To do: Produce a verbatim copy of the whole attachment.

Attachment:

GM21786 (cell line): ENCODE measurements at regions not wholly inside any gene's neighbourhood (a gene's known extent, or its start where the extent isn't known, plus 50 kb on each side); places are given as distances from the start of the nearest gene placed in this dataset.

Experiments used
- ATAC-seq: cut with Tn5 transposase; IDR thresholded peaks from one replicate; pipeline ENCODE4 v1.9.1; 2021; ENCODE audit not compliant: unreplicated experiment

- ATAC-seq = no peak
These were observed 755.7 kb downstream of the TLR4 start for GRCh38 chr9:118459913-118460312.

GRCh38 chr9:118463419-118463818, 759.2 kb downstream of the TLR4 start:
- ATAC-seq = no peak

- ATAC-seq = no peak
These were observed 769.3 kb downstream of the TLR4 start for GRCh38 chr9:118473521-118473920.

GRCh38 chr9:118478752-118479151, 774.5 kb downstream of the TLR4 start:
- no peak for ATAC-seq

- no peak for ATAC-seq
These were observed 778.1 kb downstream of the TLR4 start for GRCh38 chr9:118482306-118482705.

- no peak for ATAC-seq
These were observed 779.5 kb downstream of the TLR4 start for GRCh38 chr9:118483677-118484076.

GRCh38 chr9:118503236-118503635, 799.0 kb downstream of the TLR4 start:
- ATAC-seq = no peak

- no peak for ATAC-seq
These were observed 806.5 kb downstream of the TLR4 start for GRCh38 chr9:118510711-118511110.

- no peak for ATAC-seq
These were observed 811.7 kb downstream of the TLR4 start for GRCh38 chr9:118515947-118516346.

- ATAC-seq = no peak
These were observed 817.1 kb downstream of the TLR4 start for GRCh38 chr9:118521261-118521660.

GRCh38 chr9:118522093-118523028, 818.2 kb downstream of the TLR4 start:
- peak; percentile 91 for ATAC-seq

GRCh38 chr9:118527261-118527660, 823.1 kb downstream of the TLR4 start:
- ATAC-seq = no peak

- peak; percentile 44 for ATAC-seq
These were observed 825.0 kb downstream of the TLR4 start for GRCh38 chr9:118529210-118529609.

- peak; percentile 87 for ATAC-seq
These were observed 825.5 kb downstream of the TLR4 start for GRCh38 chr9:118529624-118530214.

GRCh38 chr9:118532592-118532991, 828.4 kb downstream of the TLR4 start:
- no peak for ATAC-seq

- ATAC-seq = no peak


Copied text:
GM21786 (cell line): ENCODE measurements at regions not wholly inside any gene's neighbourhood (a gene's known extent, or its start where the extent isn't known, plus 50 kb on each side); places are given as distances from the start of the nearest gene placed in this dataset.

Experiments used
- ATAC-seq: cut with Tn5 transposase; IDR thresholded peaks from one replicate; pipeline ENCODE4 v1.9.1; 2021; ENCODE audit not compliant: unreplicated experiment

- ATAC-seq = no peak
These were observed 755.7 kb downstream of the TLR4 start for GRCh38 chr9:118459913-118460312.

GRCh38 chr9:118463419-118463818, 759.2 kb downstream of the TLR4 start:
- ATAC-seq = no peak

- ATAC-seq = no peak
These were observed 769.3 kb downstream of the TLR4 start for GRCh38 chr9:118473521-118473920.

GRCh38 chr9:118478752-118479151, 774.5 kb downstream of the TLR4 start:
- no peak for ATAC-seq

- no peak for ATAC-seq
These were observed 778.1 kb downstream of the TLR4 start for GRCh38 chr9:118482306-118482705.

- no peak for ATAC-seq
These were observed 779.5 kb downstream of the TLR4 start for GRCh38 chr9:118483677-118484076.

GRCh38 chr9:118503236-118503635, 799.0 kb downstream of the TLR4 start:
- ATAC-seq = no peak

- no peak for ATAC-seq
These were observed 806.5 kb downstream of the TLR4 start for GRCh38 chr9:118510711-118511110.

- no peak for ATAC-seq
These were observed 811.7 kb downstream of the TLR4 start for GRCh38 chr9:118515947-118516346.

- ATAC-seq = no peak
These were observed 817.1 kb downstream of the TLR4 start for GRCh38 chr9:118521261-118521660.

GRCh38 chr9:118522093-118523028, 818.2 kb downstream of the TLR4 start:
- peak; percentile 91 for ATAC-seq

GRCh38 chr9:118527261-118527660, 823.1 kb downstream of the TLR4 start:
- ATAC-seq = no peak

- peak; percentile 44 for ATAC-seq
These were observed 825.0 kb downstream of the TLR4 start for GRCh38 chr9:118529210-118529609.

- peak; percentile 87 for ATAC-seq
These were observed 825.5 kb downstream of the TLR4 start for GRCh38 chr9:118529624-118530214.

GRCh38 chr9:118532592-118532991, 828.4 kb downstream of the TLR4 start:
- no peak for ATAC-seq

- ATAC-seq = no peak